Peterson paperback sparks debate on misuse of critics’ quotes

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From The Bookseller:

A blurb for Jordan Peterson’s Beyond Order: 12 More Rules for Life (Allen Lane) has drawn criticism for splicing negative quotes from reviewers to suggest positive endorsements for the book. 

Several journalists from major newspapers, including James Marriott, columnist at the Times, and Johanna Thomas-Corr, literary editor of the Sunday Times, have spoken out about the situation while other commentators believe the wider industry practice needs to be reviewed.

The debate began when Marriott shared the jacket of the controversial Canadian psychologist-turned-influencer’s latest paperback. In a Tweet he has since deleted, Marriott wrote: “Incredible work from Jordan Peterson’s publisher… My review of this mad book [Beyond Order] was probably the most negative thing I have ever written.”  

The cover quote from Marriott reads: “A philosophy of the meaning of life . . . the most lucid and touching prose Peterson has ever written.” Marriott’s original review for the Times in 2021 said “his [Peterson’s] philosophy, which is bonkers” and only described one chapter about interior design as containing “one of the most sensitive and lucid passages of prose he has written”.

The Times’ literary editor Robbie Millen wrote of the incident: “Publishers are like medieval alchemists. They can take the base metal of a stinking book review and turn it into the gold of praise. But this week [Marriott] came across his stern words transmuted by the magicians at Penguin into praise on the paperback version. From his radioactive review glowed words of approbation.”

Millen added: “Be suspicious of the quotes on the back of paperbacks. Know that the clever people in publishing have used all their skills to take someone’s words and bend them into new, more pleasing shapes.”

. . . .

Thomas-Corr described shock at finding out how her review, for the New Statesman where she had been a contributor, has been used on the book’s cover. She wrote in the Sunday Times: “You can imagine my surprise, then, when I learnt via social media of a controversy regarding the paperback edition of Peterson’s latest book, Beyond Order: 12 More Rules for Life, whereby damning reviews had somehow become lavish praise.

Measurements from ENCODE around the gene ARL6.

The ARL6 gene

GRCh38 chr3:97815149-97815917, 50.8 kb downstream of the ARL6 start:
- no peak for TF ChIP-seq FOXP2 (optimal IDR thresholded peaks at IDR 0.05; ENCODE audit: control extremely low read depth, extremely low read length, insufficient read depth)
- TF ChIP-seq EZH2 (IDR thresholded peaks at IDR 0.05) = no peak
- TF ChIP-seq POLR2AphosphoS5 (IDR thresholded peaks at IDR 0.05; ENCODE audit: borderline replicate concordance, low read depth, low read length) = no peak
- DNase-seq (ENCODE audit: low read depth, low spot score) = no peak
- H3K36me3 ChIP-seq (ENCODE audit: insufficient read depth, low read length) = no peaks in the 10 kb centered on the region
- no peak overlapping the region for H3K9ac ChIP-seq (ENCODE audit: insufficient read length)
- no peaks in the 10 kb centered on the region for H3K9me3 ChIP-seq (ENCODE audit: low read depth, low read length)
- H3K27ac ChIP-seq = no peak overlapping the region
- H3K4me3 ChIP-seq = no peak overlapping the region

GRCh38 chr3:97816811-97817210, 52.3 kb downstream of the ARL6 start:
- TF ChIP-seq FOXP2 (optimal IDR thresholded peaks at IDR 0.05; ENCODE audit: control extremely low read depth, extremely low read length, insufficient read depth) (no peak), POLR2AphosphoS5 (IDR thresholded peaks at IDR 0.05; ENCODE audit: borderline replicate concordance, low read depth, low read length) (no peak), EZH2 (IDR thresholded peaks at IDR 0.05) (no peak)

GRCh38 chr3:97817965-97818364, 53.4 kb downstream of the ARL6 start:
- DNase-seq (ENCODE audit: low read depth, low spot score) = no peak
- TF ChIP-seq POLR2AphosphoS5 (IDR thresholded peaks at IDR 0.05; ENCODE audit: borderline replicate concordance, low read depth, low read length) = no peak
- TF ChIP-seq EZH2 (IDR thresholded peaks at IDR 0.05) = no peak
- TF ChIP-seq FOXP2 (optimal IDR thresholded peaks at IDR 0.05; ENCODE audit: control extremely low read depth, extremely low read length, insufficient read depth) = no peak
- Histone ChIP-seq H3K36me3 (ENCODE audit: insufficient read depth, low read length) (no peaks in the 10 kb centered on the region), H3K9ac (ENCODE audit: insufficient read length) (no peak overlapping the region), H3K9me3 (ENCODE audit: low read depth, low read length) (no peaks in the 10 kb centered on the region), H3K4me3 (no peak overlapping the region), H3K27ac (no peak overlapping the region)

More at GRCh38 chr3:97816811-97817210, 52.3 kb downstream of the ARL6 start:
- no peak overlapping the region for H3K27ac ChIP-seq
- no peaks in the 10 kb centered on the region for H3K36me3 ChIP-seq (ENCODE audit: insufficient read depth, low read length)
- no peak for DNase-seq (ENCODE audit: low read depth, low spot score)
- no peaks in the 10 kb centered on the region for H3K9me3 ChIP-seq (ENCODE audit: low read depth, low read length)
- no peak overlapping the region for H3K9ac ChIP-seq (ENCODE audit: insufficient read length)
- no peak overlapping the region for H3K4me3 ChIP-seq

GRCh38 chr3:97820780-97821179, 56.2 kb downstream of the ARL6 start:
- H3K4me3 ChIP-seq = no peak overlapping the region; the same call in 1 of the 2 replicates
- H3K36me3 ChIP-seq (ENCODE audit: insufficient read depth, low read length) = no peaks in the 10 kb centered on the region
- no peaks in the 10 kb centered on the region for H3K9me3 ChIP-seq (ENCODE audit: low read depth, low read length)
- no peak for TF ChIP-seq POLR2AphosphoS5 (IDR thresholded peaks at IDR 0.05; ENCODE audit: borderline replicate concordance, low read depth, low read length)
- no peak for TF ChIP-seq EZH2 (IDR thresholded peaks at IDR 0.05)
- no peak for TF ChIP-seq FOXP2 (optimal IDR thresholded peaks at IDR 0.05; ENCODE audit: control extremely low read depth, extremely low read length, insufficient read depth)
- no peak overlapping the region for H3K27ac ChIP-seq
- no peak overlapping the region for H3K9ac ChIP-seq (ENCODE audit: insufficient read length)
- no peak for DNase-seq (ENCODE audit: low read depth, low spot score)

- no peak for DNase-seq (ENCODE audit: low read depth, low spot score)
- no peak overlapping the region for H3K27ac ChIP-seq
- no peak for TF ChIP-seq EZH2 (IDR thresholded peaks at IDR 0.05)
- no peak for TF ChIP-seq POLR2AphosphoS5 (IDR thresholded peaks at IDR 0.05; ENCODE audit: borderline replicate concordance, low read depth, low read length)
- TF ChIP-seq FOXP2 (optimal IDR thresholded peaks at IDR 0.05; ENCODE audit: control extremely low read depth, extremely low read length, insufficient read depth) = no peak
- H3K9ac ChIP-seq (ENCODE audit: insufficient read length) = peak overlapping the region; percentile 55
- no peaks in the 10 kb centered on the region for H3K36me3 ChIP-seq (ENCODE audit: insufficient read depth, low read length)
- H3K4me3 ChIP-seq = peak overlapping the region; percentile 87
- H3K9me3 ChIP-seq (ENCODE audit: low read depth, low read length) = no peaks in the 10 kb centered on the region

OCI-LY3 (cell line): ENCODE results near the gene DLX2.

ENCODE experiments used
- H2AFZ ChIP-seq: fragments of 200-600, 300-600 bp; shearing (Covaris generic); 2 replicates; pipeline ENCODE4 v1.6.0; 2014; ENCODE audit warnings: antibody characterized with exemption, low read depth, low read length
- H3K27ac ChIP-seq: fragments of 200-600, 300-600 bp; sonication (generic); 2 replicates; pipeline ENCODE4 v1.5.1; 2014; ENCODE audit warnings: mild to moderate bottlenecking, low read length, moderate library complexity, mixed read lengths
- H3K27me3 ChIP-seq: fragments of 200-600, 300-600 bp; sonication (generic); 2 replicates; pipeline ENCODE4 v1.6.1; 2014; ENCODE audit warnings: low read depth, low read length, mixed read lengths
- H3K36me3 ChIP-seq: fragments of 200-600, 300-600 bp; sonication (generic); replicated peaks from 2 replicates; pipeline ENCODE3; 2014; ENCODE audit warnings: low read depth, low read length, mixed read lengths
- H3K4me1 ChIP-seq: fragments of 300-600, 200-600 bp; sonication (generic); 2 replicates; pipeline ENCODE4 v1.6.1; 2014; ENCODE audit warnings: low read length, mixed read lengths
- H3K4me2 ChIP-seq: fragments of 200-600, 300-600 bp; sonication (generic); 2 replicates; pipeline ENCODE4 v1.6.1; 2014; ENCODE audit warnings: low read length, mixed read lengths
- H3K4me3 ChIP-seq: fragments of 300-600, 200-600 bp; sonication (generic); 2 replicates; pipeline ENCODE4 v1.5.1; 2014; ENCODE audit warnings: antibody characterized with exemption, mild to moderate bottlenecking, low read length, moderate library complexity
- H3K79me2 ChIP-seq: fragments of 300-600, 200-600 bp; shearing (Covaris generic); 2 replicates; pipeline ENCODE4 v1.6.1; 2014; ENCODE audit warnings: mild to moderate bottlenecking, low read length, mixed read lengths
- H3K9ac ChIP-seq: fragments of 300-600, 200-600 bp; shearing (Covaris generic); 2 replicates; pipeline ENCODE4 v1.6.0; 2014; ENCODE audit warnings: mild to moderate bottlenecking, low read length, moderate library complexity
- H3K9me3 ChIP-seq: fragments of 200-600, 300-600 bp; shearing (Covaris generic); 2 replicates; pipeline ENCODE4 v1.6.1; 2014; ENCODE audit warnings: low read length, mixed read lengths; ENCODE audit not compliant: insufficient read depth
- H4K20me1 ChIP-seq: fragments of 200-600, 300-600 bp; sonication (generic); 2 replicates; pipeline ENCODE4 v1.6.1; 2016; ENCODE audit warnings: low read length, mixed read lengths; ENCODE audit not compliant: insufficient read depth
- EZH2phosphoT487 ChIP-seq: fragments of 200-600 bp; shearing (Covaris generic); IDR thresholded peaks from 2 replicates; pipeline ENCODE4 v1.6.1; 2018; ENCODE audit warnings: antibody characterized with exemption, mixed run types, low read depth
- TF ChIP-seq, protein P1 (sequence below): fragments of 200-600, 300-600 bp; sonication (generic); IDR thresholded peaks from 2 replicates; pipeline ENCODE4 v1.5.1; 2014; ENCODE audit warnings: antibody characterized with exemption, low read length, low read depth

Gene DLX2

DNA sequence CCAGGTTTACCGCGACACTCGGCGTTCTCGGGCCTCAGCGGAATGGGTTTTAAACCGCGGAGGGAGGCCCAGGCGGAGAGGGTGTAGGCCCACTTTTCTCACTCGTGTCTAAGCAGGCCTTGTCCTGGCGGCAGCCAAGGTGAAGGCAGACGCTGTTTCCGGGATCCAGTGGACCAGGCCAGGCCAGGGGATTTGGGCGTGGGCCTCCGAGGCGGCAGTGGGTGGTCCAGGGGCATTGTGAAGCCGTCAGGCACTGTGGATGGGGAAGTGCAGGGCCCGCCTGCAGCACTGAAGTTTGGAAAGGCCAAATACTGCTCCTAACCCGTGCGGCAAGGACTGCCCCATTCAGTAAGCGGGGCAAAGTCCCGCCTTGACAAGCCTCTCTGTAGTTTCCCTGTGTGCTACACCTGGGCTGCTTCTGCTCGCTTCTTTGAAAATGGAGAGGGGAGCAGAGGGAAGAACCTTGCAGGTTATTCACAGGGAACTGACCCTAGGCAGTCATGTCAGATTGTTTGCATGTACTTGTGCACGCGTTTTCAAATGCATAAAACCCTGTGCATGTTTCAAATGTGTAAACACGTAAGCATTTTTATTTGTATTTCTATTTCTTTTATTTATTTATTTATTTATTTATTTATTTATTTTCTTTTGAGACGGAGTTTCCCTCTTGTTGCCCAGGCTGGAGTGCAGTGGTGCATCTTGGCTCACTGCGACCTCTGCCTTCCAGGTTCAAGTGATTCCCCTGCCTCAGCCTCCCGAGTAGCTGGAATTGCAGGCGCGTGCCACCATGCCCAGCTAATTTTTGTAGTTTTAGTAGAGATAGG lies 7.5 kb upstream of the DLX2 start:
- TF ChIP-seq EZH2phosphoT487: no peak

“Naturally, I went back to my review just to make sure I hadn’t written it under the influence of strong drugs, and, sure enough, I was pretty damning,” she wrote.

Like other journalists writing on the subject, she believes it could lead to a wider discussion around jacket blurbs: “Of course, most people in publishing are aware of the industry’s log-rolling practices, but many feel a line has been irreversibly crossed…I suspect the industry will have to review its practices.

“One award-winning writer I was speaking to last week, whose own book cover is covered with superlatives from fellow authors and reviewers, believes the Peterson case could end what they described as a ‘gentlemen’s agreement’ in publishing, that is, taking a reviewer’s words to endorse their books in return for having our verdict accurately represented.” 

Link to the rest at The Bookseller

3 thoughts on “Peterson paperback sparks debate on misuse of critics’ quotes”

  1. Norman Mailer once took out a full-page ad in the Village Voice for his poorly received second novel, filled it with angry quotes from various big-name reviewers of his book, and above it ran the headline THE CRITICS RAVE. No university creative writing program anywhere will ever produce his troublesome like, which is, I suspect, the chief reason for their existence

  2. “…other commentators believe the wider industry practice needs to be reviewed.”

    Intentional misquotes by cutting comments is standard ptactice.
    CBS did it to me on a triviality.

    Peterson has it done to him all the time so what’s good for the goose…

  3. When an Editorial Review that I had arranged for and paid for came back generic and looking as if the reviewer had never even opened the book, I took the proper steps: I exercised my right not to have the review published.

    What I SHOULD have done was to send a copy of the review provided me before publication to see if it was okay with me to the management of the review company.

    Even without comment by me, it would have rung all kinds of bells.

    The reviewer asked me to rewrite it if I wanted to! I considered that path, realized it would be an enormous amount of work on my part, and just asked for the review to be completely discarded.

    Rewriting it myself OR extracting a positive review from it for my book page would have been possible – and highly dishonest.

    Complaining to management that the reviewer didn’t do the job for the agreed price seemed petty. And time-consuming. I cut my losses – but saved copies in case questions ever come up. I won’t purchase reviews from that reviewer in the future, possibly not that company, either, but I’ve had chances to bad-mouth the reviewer and didn’t take them. Just one of those things in a writer’s life.

    My charitable opinion is that something was going on in the reviewer’s life. The other reviews for the book, editorial and customer, were stellar, so I don’t think it’s the book.

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